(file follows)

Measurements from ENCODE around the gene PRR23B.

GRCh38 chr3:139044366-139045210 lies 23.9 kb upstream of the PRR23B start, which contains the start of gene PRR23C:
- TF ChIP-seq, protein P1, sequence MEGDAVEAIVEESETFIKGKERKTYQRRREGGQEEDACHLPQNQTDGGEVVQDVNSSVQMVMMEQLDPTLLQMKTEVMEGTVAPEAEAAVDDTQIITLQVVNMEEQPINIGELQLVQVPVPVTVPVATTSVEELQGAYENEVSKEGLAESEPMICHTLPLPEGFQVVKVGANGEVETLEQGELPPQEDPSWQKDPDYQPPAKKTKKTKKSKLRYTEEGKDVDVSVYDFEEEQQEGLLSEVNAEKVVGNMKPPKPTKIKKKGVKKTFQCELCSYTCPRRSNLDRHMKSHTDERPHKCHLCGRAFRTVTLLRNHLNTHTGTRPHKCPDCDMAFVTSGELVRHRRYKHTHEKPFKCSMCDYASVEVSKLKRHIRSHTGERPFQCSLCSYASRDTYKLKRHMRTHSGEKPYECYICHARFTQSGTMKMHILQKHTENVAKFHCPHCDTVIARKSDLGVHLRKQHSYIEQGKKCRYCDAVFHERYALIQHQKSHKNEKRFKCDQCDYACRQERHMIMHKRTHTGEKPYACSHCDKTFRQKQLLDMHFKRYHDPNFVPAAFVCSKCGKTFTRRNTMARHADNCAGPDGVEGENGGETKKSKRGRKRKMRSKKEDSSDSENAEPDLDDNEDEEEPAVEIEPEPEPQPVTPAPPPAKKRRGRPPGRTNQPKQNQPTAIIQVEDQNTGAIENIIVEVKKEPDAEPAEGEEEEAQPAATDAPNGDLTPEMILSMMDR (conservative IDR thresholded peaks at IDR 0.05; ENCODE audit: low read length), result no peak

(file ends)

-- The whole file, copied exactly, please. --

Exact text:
Measurements from ENCODE around the gene PRR23B.

GRCh38 chr3:139044366-139045210 lies 23.9 kb upstream of the PRR23B start, which contains the start of gene PRR23C:
- TF ChIP-seq, protein P1, sequence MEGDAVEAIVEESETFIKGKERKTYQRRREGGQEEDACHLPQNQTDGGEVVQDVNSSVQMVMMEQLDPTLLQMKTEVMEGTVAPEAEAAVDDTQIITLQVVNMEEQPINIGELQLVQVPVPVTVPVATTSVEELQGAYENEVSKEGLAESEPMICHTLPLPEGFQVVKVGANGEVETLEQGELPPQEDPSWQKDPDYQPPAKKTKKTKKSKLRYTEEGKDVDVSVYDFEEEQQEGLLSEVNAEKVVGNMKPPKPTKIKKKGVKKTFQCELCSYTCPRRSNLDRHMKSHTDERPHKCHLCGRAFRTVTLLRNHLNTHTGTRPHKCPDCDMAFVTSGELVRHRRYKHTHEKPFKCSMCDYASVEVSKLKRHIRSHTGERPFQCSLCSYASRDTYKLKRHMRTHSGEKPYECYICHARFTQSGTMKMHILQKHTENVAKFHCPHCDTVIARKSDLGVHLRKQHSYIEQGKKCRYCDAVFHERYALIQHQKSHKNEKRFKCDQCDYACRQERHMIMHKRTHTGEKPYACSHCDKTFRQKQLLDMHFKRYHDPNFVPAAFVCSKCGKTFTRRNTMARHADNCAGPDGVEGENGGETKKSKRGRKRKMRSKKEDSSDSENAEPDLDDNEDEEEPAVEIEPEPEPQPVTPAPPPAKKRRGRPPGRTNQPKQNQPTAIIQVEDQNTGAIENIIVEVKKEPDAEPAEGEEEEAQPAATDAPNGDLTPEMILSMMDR (conservative IDR thresholded peaks at IDR 0.05; ENCODE audit: low read length), result no peak